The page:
Every man's had slightly unwholesome dreams at one time or another, and Max's, he once confided to me, went something like this: if things ever got to be very bad for him -- a terminal illness, say -- he would make his exit doing the world some good. He would strap on some dynamite and tubes of brightly colored paint, and detonate in front of one of the white marble palaces that make this town such a tempting place for muralists of all kinds.

He was no artist, merely a cab driver, and the purposes behind the dream were always more moral than aesthetic; for he imagined himself as taking somebody with him in a friendly sort of way: at the last minute putting a chummy arm around a corrupt senator, a fleering lobbyist or louring mobster, and smiling for the camera.

Now, I'd have been more concerned about that fantasy of Max's if I hadn't been convinced that it was only a gentle dreamer's way of expressing the moral outrage he sometimes felt. Because Max was, and is, Toby Belch, not Iago, and ever hopeful that there will be more cakes and ale; and this in spite of the fact that he has been run over, stabbed, shot at, hounded by creditors and condominiumized out his living quarters in this town, and been obliged to live on the cheap all his life; a native Washingtonian, and thereby endangered; poor, and hence doubly endangered; no fool in the matter of which way the winds are blowing, or how violently; merely a cab driver who wishes no true mayhem on anybody, but only wants a quiet corner in which to enjoy his books, and maybe one electrical outlet to keep his crock pot boiling.

But I've been worried about Max lately, because the old capacity for indignation that sustained him for so many years seems to be guttering on its wick, and in fact he's shown no interest in recent public affairs. When the ABSCAM story about congressmen taking bribes broke, I thought, this will get him going again all right, and so I called him up to ask what he thought about it. All he said was this:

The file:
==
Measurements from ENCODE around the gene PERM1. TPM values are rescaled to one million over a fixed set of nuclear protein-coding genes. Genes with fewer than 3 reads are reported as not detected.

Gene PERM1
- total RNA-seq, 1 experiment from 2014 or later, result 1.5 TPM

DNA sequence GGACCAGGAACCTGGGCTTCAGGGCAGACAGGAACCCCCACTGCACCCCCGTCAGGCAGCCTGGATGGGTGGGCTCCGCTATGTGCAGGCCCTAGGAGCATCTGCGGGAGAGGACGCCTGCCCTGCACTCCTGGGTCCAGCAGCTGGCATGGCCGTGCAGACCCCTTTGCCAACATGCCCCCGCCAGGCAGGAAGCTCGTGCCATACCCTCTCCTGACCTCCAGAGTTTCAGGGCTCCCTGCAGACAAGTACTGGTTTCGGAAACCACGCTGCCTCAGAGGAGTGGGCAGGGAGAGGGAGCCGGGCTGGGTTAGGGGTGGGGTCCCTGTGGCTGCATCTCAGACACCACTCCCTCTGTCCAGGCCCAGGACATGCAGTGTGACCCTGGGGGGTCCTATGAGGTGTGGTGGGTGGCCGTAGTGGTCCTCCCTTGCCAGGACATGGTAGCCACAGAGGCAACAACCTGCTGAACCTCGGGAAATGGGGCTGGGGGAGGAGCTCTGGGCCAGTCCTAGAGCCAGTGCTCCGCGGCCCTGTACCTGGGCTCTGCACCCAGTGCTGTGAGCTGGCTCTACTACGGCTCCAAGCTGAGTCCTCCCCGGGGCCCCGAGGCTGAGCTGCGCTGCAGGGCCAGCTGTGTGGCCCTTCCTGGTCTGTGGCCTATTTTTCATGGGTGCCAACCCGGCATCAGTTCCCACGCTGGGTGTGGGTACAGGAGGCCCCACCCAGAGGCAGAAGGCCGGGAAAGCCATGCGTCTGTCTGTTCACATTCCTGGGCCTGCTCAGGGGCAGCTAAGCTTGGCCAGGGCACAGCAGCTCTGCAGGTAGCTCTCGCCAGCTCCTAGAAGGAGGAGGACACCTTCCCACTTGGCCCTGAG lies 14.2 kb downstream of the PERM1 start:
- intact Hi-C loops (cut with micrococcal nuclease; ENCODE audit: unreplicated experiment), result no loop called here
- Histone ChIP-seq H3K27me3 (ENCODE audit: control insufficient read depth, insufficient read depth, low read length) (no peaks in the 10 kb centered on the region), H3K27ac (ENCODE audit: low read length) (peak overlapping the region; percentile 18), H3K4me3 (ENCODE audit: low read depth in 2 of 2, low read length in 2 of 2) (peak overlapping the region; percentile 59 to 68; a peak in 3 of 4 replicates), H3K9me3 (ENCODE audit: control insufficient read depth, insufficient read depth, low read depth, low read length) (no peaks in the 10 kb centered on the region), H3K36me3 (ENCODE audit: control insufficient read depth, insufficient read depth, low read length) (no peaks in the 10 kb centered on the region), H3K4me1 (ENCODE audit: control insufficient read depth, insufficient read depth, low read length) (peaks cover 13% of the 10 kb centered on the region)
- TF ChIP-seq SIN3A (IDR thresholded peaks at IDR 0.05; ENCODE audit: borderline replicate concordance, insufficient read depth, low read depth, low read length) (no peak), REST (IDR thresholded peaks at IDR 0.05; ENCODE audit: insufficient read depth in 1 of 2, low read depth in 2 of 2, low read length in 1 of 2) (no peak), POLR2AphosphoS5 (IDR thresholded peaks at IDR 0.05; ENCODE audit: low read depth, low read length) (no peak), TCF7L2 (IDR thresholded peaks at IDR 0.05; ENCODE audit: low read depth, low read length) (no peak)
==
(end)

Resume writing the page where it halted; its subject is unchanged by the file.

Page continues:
"It must have been pretty embarrassing for the men involved. To have their pictures taken like that, stuffing cash into their pockets, or fighting with their aides over who got to carry the briefcase with the $50,000 in it." He was about to change the subject to his own recent illness when I brought him up short.

"That's it?" I said.

"What else is there?" he said mildly. "It is just more of the ripping."

"You mean ripping off."

"No. Just plain ripping."

"What's that supposed to mean?"

"Everybody is ripping everybody else apart in this town," he said. "Everybody has got steel claws 10 feet long that come glittering out from the judges robes they have put on and they are ripping all the time. If you pick up the paper or look at television or walk into any government agency or special-interest group, it is the ripping full time, and to believe the self-appointed judges around here you would think that the president is a psychopath who has brought us to the edge of nuclear war to get himself re-elected; that the Supreme Court, none of whom is as smart as or as moral as a reporter, is a bunch of loathsome wimps; Congress, of course, is crooked; the labor unions are murderous and crooked; and management is guileful and crooked. Everybody is judge and executioner of everybody else. And it is all -- or most of it, anyway -- spiteful, malicious, self-righteous bitchery that rips and rips the hide off the country. And then turns with a somber face and tells the kids they ought to go die for it."

"We have got to have laws," I said.

"And entertainment," Max said. "Don't forget that. Now we can gnaw on every tidbit of the fool ABSCAM and let the national defense go to hell. Listen: I hope those congressmen did get the money, and I hope they keep it and enjoy it and don't have to go to jail. And you know why? My foot aches is why. And I like to think that somebody somewhere is having a good time."

"But it's your money," I said.

"And they are welcome to it; better that they should have a good time with it than that I should be buying a burnoose for some fool moralist of a G-man who is out to create crime if he can't find any. Look at what they tried to do to Pressler. Because, see, the FBI is like about half the people in this town. What they really want to find is . . ."

"What?" I asked.

The wire was silent for a long time. "Inner unrighteousness," he said at last. "In others, of course."

I didn't say anything.

"Or maybe they think that what La Rochefoucauld said about adultery goes for bribe-taking too."

"What's that?"

"'You can find women who have never had a love affair; but seldom women who have had only one.' But the truth is, between a thief and a moralist, I am ready to take the thief. And if the congressmen took the money, I hope they enjoy it." Then he went on to say that his foot was getting worse and that the doctors were so elaborately avoiding talk of amputation that he was afraid they had something bad in mind.

It was a few moments before I could bring myself to say, "Well, there's always the dynamite."

"Naw," he said. "That was a sick dream. But I never thought the rest of the town would dream it and live by it too."

"Maybe Washington's not as bad as you think," I said.

"Maybe not. All I know is that I can see myself getting out of the hospital and having no place to hop."

"You'll feel better when spring comes."

"I hope so," he said. "Good old spring."